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Engineering Magnetic and Topological Properties in Epitaxial Heusler Compounds


Commercially viable spintronic devices require magnetic contacts with high electrical conductivity, high spin polarization, low Gilbert damping, and perpendicular magnetic anisotropy. The contact must also be amenable to thin film growth techniques to allow device scalability. Until now, this combination of properties had yet to be obtained in a single material. The exquisite control over crystal growth conditions and elemental composition imparted by molecular beam epitaxy can be leveraged to tune magnetic and electronic material properties closer to the ideal set desired by device researchers.

Ferromagnetic metals composed of elements with low atomic weight are commonly used for spintronics, but the industry standard CoFeB does not possess high spin polarization, and its perpendicular magnetic anisotropy depends on film thickness, limiting its versatility. On the other hand, Heusler compounds are a class of over 1000 ternary intermetallic materials with highly variable magnetic and electronic properties. The Heusler compound Co2MnSi is well known as a half-metal with 100% spin polarization at the Fermi level, making it an ideal source of spin-polarized current. However, Co2MnSi does not possess perpendicular magnetic anisotropy.

In this work, the magnetic anisotropy of Heusler compounds is engineered by breaking their cubic crystal symmetry. This can be accomplished by growing tetragonal crystal structures with the unique axis aligned out-of-plane, or by engineering superlattices composed of alternating layers of dissimilar Heusler compounds. In both cases, the resulting perpendicular magnetic anisotropy does not depend on film thickness, making the materials attractive for a broad range of spintronic device applications. Additionally, the Heusler compound superlattices studied here are composed of Co2MnAl and Fe2MnAl, which combine their electronic structures to produce 95% spin polarization as measured by spin-resolved photoemission spectroscopy. This combines two important magnetic properties never before seen in a single material system. The growth, structural, electronic and magnetic properties of the engineered films will be presented.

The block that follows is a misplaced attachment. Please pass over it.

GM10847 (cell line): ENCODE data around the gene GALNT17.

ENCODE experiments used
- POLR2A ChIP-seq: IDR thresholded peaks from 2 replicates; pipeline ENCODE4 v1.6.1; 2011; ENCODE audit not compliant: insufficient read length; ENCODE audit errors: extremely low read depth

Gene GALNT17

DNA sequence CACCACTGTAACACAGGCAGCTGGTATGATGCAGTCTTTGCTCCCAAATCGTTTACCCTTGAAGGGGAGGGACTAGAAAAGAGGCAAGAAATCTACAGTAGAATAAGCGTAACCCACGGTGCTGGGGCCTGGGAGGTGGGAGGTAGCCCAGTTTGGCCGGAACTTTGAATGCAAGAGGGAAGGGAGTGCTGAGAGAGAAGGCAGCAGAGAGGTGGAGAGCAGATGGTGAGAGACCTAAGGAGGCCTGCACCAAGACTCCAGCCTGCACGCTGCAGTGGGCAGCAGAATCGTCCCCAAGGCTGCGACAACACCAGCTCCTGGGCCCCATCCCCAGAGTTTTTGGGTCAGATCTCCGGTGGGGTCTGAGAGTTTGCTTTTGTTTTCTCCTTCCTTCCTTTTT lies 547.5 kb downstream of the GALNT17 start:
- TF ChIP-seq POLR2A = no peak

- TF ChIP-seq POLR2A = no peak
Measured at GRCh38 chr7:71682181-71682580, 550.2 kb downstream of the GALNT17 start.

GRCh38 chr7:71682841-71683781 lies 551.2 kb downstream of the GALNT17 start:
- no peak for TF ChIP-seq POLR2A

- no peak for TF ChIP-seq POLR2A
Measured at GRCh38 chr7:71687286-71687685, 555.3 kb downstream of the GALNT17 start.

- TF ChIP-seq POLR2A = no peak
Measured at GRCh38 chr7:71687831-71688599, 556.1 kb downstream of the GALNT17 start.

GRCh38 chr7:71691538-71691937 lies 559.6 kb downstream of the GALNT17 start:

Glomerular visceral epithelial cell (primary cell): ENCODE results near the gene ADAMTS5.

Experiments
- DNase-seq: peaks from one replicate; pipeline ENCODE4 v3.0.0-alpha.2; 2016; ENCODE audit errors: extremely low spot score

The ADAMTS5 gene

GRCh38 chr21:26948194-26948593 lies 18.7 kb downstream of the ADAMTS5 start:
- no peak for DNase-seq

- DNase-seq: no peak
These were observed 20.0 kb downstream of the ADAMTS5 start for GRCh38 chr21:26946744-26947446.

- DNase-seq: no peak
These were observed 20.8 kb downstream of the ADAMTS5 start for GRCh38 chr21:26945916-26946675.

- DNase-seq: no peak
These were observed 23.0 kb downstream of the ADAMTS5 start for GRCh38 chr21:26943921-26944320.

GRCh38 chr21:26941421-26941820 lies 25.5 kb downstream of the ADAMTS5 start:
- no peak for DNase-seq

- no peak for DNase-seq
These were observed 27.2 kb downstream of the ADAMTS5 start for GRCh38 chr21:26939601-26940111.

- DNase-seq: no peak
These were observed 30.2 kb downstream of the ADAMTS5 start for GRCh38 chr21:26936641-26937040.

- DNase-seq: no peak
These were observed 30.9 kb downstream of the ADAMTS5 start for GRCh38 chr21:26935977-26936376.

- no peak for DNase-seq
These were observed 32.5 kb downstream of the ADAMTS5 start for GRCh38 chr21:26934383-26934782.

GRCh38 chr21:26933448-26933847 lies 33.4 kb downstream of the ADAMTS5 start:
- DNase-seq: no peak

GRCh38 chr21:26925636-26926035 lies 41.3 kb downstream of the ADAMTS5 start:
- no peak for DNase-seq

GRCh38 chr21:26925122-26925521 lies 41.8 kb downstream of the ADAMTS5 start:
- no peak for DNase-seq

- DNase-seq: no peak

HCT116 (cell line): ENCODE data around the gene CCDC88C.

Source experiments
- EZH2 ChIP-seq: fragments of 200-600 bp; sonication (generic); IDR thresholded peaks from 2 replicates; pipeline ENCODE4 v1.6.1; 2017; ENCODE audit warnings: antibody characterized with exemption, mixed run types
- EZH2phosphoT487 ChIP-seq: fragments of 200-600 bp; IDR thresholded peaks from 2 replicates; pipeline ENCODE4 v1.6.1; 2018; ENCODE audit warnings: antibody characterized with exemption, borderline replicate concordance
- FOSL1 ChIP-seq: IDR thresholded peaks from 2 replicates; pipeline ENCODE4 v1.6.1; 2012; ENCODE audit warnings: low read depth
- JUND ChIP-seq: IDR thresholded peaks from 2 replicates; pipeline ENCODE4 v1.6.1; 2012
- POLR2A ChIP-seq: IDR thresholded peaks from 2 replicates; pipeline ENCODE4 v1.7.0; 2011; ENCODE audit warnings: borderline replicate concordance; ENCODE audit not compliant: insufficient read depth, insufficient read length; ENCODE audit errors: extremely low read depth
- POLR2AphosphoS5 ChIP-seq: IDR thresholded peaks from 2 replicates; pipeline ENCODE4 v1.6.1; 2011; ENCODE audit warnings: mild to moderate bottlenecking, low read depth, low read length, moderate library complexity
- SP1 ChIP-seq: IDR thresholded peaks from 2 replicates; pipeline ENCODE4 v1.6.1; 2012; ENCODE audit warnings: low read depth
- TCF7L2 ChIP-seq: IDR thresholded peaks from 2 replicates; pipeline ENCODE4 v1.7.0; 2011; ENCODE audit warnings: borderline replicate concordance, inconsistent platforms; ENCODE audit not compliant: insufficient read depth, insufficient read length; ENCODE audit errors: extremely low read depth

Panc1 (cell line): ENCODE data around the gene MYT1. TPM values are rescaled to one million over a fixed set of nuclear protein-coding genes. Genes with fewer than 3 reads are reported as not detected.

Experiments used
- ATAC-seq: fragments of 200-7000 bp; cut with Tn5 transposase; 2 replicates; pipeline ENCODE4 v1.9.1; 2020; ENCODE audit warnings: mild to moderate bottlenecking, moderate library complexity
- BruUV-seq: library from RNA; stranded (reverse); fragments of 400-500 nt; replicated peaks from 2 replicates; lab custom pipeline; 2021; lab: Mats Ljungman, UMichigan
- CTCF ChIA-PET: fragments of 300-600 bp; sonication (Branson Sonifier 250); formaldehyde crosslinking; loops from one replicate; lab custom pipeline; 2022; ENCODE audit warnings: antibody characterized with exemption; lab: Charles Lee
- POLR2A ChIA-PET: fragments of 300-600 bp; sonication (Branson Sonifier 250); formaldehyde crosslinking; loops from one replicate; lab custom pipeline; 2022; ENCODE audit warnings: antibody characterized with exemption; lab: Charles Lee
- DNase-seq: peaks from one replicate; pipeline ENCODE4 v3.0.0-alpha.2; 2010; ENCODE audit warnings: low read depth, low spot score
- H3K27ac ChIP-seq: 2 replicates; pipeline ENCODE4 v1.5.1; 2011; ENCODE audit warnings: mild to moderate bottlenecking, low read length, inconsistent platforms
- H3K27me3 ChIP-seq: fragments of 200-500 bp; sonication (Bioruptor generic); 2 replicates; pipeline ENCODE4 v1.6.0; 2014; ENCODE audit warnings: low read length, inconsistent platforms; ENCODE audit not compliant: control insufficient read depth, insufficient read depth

Finally, Co2TiGe is explored as a candidate of an exotic class of topological materials known as Weyl semimetals. These systems possess a unique band structure that arises due to broken time-reversal symmetry resulting from the internal magnetization. Electrons with energy and momentum near so-called Weyl points have zero effective mass and a discrete chiral charge, making them analogous to the elusive Weyl fermion. The signatures of Weyl semimetallicity in Co2TiGe are probed using magnetotransport and synchrotron-based angle-resolved photoemission spectroscopy.

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